Browsing by Author "Tetteh, Erasmus Narteh"
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- ItemEvaluation of land reclamation practices at Anglogold Ashanti, Iduapriem Mine Ltd, Tarkwa.(2010-11-29) Tetteh, Erasmus NartehReclamation is a desirable and necessary remedy to return the mined areas to an acceptable environmental condition whether for resumption of the former land use or for a new use and to allow such lands to achieve their optimum economic value. The reclamation study was carried out to assess the land reclamation practices at AngloGold Ashanti, Iduapriem mine Ltd., Tarkwa in the western region of Ghana. The study was in two parts: a sociological survey and a field experiment. The survey was conducted in the 8 neighbouring communities namely: Iduapriem, Adieyie, Adisakrom, Abonpuniso, Techiman, Wangarakrom, Badukrom and Teberebie. The survey methodology comprised of interviews using semi-structured questionnaires, focus group discussions and personal observations. Ten(10) environmental experts of the mining company, Chiefs/Opinion leaders and the Community Relation Officer were interviewed. The field experiment was carried out using soils from the four reclaimed sites of different ages, an unclaimed site and the nearby Neung forest reserve (control) and these constituted the treatments. Soil samples were taken at the depth of 0 – 15cm from the four reclaimed sites, the unclaimed site and the nearby Neung forest reserve (control) with a hand auger and analysed for soil fertility parameters including heavy metal contaminants. The remaining soil samples for each site were put in plastic containers and arranged in a Complete Randomized Design with four replications on the field for testing their suitability for cultivation of maize (Zea mays) and cowpea (Vigna unguiculata). Four plastic containers each filled with the soil constituted a plot. Foliar analysis for nutrients and heavy metal contaminants, yield and other growth characteristics were measured for the maize and cowpea. The study from the sociological survey revealed that the mining company adheres to reclamation security agreement signed with EPA-Ghana in 2004 and the company won the best reclaim mine in Ghana for 2007. There was high community participation in the reclamation exercise ranging from weed and fire control, consultation, seedling establishment, security and maintenance of trial farms. Agroforestry multipurpose trees; Acacia magium, Gliricidia sepium, Senna siamea and Leucaena leucocephala are used in reclaiming mined out sites. The company uses the following reclamation processes and procedures to rehabilitate the disturbed sites: earthworks/slope battering, spreading of oxide material, spreading of top soil, construction of crest drains and broadcasting of cover crops to control run-off and erosion, tree planting and field maintenance. In the field experiment from 2yr old, 5yr old, 9yr old and 11yr old reclaimed sites of the company, the nutrient levels from the reclaimed sites soils were higher than the forest reserve (control). The reclaimed practices had significant effect on the pH of the soil such that, there is general improvement in the pH of the soils from the reclaimed sites compared to the forest reserve (control). The highest pH of 6.02 was recorded from the 9yr old reclaimed site with the least (4.01) from the forest reserve (control). The 9yr old reclaimed site recorded the highest percentage base saturation of 90.6 and the lowest exchangeable acidity of 0.39%. The concentration of nitrogen in the 9yr old (T4) and 11 yr old reclaimed (T5) sites (0.34%) and (0.38%) respectively were high. The highest P content (14.67mg/kg) which indicates a moderate level was recorded in the 11yr old reclaimed site soil (T5). The K content (40.28mg/kg) and (35.00mg/kg) for the forest site (control - T0) and the unclaimed site (T1) respectively were low but the reclaimed sites recorded moderate level of the K content ranging from 50.33mg/kg in the 2 yr old reclaimed site to 90.48mg/kg in the 11 yr old reclaimed site. The highest zinc content (36.67mg/kg) was recorded from the unclaimed site (T1) with the least (7.33mg/kg) from the forest reserve (T0) (control). Iron (Fe) was found to be in the highest concentration of 20915.7mg/kg recorded from the 2yr old reclaimed site soil. The P and Mg contents in the maize plant were above the average concentration (0.2%) sufficient for plant growth. Apart from the unclaimed site, the N contents in the maize and cowpea plants from all the sites were higher than the average (1.5%) for plant growth. Generally, heavy metal contents in the leaf tissue of cowpea were higher than that of maize. Apart from Cd and Pb which were within the critical concentration of 3(mg/kg) and 10(mg/kg) respectively, the remaining heavy metals (Mn, Fe, Zn, Cu, As) in the leaf concentration of cowpea were too high with Fe having the highest concentration of 20915.7mg/kg recorded from the 2yr old reclaimed site soil and hence very toxic to the crop. Growth characteristics (stem diameter, height, above and below ground biomass) of the maize and cowpea plants differed significantly (P < 0.05) in the different sites soils except in the below ground biomass (BG) and the number of effective nodules (ENOD) of the cowpea plant. The 9yr old reclaimed site recorded the highest of all the measured growth characteristics. The highest yields of 1800.5kg/ha and 791kg/ha were obtained from the 9 year-old reclaimed site for maize and cowpea respectively. These yields are equivalent to 1800kg/ha and 800kg/ha for maize and cowpea respectively that farmers get in that part of the western region of Ghana where the study was conducted.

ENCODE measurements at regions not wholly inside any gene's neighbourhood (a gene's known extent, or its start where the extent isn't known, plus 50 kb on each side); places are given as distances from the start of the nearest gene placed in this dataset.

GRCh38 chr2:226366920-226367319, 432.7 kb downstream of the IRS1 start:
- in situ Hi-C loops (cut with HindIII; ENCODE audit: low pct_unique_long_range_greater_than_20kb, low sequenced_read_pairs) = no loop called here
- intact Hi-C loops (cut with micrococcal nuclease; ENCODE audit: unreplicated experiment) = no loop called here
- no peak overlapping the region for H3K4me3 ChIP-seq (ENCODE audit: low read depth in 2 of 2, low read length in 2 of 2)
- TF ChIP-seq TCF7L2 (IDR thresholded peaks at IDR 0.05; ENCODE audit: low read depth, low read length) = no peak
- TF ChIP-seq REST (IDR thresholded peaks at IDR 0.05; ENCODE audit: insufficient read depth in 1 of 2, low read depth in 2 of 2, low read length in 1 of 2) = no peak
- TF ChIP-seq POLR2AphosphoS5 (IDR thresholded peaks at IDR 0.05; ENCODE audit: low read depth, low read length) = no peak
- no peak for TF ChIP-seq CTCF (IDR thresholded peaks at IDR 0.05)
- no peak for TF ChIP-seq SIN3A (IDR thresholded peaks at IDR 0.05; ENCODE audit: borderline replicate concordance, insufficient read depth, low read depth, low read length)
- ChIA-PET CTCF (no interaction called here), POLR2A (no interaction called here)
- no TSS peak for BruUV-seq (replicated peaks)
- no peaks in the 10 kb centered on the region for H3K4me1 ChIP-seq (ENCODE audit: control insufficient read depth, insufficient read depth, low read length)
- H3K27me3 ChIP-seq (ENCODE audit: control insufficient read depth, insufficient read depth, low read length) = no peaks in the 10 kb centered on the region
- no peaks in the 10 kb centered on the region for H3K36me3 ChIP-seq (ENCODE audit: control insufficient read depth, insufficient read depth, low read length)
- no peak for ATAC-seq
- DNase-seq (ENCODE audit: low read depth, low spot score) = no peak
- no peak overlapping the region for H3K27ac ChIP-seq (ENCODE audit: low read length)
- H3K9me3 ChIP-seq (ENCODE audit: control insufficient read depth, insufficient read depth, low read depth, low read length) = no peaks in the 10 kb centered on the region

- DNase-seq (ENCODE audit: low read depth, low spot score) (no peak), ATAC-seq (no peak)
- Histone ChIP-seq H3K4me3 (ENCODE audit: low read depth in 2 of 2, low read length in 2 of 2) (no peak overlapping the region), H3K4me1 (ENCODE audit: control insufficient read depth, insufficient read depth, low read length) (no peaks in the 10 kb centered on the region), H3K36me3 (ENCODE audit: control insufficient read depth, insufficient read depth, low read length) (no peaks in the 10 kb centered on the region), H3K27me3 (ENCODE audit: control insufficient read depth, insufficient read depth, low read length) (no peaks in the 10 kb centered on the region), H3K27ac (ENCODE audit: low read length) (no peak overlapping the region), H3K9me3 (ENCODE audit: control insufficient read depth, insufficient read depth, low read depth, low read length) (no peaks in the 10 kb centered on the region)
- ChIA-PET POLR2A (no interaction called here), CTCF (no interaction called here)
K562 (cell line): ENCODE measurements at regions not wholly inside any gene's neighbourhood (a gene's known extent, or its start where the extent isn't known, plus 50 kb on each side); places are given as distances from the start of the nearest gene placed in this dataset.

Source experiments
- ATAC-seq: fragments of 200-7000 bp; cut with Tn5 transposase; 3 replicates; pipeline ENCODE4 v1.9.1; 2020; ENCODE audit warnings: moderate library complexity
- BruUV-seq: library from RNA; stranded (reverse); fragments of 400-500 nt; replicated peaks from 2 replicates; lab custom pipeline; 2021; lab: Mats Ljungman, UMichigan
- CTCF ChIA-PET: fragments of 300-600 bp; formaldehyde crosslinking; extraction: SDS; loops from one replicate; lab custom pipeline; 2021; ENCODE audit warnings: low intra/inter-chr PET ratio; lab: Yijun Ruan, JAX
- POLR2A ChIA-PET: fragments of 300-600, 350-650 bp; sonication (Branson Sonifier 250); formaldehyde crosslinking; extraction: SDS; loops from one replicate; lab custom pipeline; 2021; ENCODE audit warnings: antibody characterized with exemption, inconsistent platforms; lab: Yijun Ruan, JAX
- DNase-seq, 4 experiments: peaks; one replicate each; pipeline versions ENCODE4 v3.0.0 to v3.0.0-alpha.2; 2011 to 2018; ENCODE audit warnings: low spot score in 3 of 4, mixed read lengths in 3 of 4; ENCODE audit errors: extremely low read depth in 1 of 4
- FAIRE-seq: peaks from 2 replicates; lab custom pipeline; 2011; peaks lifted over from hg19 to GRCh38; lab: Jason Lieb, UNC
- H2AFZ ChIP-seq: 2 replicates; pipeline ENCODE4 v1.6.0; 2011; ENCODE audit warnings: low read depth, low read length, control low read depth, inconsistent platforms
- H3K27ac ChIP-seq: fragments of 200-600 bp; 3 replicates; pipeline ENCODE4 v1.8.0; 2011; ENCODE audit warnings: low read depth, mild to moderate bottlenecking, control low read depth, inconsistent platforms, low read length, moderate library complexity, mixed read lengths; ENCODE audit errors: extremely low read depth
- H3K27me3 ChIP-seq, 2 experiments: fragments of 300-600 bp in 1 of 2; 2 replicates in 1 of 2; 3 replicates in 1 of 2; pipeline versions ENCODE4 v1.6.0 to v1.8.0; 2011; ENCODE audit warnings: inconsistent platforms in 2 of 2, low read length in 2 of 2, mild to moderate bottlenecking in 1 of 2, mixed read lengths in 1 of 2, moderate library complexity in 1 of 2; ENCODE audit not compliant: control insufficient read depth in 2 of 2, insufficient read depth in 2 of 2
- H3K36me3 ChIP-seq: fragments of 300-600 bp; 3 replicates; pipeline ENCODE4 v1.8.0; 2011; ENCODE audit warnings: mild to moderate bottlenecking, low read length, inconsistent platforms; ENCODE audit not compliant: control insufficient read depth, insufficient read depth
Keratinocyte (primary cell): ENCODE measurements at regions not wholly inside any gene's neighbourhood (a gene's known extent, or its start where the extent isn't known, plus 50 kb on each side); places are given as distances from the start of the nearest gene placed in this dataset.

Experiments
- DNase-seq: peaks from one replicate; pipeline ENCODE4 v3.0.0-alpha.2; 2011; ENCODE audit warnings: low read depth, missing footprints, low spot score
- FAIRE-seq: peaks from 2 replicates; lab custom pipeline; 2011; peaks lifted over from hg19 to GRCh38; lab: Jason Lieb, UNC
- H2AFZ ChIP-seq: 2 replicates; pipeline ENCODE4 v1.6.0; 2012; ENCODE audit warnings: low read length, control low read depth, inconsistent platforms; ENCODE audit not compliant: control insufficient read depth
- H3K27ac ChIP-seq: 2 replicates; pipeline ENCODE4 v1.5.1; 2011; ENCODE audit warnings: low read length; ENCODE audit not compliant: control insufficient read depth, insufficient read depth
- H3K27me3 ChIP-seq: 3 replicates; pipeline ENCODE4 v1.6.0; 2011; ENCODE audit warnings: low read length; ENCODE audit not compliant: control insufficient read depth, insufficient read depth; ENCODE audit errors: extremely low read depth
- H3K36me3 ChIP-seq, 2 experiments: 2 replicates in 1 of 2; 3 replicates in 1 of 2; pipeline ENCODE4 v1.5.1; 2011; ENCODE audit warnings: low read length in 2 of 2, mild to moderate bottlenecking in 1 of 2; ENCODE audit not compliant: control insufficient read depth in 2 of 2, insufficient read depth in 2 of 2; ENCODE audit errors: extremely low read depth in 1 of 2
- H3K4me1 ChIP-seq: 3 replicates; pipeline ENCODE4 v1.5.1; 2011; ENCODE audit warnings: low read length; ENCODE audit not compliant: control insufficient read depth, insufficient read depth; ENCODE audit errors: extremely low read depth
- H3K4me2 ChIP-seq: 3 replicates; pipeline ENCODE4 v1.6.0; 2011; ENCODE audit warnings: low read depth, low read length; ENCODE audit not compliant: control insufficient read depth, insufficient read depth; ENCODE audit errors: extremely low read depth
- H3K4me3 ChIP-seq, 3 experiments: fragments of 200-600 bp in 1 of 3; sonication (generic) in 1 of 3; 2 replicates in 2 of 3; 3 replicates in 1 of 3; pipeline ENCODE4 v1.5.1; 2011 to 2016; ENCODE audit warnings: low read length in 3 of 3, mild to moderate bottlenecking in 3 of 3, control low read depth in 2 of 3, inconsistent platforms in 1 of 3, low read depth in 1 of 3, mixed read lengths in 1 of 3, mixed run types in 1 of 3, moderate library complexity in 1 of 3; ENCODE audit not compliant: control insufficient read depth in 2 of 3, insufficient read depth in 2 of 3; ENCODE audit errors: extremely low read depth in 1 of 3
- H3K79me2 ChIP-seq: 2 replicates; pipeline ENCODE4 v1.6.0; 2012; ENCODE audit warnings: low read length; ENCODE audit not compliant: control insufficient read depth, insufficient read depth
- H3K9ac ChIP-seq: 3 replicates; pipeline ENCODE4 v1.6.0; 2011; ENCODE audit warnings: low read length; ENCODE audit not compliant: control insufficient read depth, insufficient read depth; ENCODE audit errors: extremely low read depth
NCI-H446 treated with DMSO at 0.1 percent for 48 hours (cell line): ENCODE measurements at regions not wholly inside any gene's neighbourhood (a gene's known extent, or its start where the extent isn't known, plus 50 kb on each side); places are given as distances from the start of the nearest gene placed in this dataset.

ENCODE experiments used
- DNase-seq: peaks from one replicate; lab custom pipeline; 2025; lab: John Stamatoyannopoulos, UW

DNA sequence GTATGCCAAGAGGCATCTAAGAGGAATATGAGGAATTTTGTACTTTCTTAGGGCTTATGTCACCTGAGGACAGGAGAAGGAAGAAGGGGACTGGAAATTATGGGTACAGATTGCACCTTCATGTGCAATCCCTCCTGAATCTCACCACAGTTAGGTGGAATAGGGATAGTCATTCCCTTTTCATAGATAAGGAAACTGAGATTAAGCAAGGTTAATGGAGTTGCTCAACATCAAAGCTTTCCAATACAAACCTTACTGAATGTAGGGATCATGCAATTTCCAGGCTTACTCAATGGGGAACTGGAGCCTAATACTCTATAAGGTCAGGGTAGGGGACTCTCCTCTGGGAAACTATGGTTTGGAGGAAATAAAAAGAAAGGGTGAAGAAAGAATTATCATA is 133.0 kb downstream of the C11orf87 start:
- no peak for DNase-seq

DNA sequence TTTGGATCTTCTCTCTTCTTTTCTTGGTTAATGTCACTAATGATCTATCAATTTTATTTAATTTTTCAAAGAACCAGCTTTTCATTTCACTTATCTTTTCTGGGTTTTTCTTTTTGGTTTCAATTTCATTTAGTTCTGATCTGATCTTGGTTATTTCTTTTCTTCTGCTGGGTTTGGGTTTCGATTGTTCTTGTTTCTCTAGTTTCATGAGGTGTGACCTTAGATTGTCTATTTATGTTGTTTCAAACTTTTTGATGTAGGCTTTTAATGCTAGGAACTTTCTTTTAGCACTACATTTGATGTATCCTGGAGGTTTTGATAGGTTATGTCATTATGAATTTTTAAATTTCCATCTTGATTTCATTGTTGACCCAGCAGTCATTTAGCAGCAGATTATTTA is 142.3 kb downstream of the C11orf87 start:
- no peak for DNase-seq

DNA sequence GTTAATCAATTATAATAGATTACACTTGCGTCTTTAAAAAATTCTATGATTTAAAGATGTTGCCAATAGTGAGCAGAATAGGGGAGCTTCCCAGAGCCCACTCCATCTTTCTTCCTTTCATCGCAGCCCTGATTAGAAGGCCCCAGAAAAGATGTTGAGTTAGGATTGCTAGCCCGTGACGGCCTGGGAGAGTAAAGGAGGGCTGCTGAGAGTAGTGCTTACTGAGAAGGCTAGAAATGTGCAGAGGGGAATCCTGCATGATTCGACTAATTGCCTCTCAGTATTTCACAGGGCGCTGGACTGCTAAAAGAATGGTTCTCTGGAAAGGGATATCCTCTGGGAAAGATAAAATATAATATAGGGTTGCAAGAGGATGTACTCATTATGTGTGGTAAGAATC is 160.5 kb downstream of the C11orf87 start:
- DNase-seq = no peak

- ItemSoil carbon stock and nutrient characteristics of Senna siamea grove in the semi-deciduous forest zone of Ghana(De Gruyter, 2020-06) Logah, Vincent; Tetteh, Erasmus Narteh; Adegah, Ebenezer Yao; Mawunyefia, JusticeWe report soil carbon stock (SCS) and nutrient characteristics of a pure stand of Senna siamea grove in comparison with adjacent cropland using t-test. This study was conducted in 2018 at the Kwame Nkrumah University of Science and Technology, Kumasi. Soil sampling up to 50 cm depth was carried out from five subplots in each ecosystem. The SCS of the grove at 0–15 cm depth was over 100% greater (30.78 Mg/ha) than that of the cropland (15.16 Mg/ha). Soil pH and total N content of the grove were 5.75 ± 1.22 and 0.10 ± 0.03% in the topsoil (0–15 cm) and 5.52 ± 0.80, 0.06 ± 0.01% and 5.03 ± 1.22, 0.04 ± 0.01% in the 15–30 and 30–50 cm depths, respectively. Although these values were greater in the grove than the cropland, the available phosphorus content was 3–4 fold greater in the latter soil. The two ecosystems affected soil organic carbon and total nitrogen contents significantly (p < 0.05) only in the topsoil, but had a significant influence on soil available phosphorus in both the topsoil and the subsoil. Sand content of the grove seemed to explain greater variability in its SCS (R2 = 0.81) than clay content. The greater SCS of the Senna grove demonstrates its role in soil carbon storage in tropical climate in the era of climate change.